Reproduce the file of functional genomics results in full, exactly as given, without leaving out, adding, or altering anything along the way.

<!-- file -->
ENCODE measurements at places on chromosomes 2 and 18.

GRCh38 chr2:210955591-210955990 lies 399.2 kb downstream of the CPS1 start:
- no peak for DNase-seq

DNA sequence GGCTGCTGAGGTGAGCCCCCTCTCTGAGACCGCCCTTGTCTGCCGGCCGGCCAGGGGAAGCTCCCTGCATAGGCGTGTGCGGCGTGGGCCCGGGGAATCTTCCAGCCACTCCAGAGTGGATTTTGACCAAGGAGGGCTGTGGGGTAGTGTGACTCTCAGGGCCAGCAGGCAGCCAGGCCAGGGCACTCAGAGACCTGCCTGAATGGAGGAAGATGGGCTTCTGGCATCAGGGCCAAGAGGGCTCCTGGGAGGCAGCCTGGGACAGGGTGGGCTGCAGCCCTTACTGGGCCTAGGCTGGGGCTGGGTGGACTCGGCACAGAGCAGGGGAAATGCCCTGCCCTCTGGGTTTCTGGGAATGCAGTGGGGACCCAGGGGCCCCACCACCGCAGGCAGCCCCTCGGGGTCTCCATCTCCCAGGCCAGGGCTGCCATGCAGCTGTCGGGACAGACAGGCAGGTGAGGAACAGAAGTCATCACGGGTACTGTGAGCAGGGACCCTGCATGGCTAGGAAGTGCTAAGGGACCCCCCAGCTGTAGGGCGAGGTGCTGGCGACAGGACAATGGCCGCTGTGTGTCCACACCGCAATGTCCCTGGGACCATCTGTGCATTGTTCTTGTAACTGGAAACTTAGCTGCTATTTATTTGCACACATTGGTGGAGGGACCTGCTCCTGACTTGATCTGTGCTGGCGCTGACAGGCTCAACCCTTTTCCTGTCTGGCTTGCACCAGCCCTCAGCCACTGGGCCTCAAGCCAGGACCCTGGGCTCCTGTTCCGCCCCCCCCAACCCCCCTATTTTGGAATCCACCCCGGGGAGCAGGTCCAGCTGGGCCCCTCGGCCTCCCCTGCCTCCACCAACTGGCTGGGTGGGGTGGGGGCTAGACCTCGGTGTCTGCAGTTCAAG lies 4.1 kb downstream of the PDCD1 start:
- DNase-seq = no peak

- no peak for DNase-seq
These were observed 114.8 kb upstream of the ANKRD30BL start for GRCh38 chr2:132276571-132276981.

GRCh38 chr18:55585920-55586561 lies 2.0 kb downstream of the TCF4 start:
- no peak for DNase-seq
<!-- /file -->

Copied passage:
ENCODE measurements at places on chromosomes 2 and 18.

GRCh38 chr2:210955591-210955990 lies 399.2 kb downstream of the CPS1 start:
- no peak for DNase-seq

DNA sequence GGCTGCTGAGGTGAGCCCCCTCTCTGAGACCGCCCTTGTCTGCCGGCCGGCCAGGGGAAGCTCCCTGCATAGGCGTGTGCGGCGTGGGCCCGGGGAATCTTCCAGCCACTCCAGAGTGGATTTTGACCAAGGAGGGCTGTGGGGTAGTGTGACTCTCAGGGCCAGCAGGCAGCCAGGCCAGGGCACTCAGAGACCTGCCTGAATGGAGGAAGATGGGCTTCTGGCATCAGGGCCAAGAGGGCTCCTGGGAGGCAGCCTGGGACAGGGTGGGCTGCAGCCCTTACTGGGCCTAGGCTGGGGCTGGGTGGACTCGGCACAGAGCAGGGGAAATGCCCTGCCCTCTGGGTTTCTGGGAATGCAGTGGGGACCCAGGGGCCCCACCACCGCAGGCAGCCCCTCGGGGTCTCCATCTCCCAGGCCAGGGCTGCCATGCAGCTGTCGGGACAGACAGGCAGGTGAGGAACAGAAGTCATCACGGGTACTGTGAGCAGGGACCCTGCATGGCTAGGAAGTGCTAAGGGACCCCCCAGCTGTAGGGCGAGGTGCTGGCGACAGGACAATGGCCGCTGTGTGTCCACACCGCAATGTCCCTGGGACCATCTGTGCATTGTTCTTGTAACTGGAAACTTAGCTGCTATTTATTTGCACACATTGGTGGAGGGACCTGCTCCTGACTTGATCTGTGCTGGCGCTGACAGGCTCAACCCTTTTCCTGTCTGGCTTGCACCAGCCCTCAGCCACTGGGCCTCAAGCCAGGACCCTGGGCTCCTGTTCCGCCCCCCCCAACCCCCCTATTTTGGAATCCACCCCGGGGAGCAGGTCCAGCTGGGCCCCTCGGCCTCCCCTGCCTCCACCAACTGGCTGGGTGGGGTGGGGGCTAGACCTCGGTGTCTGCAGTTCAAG lies 4.1 kb downstream of the PDCD1 start:
- DNase-seq = no peak

- no peak for DNase-seq
These were observed 114.8 kb upstream of the ANKRD30BL start for GRCh38 chr2:132276571-132276981.

GRCh38 chr18:55585920-55586561 lies 2.0 kb downstream of the TCF4 start:
- no peak for DNase-seq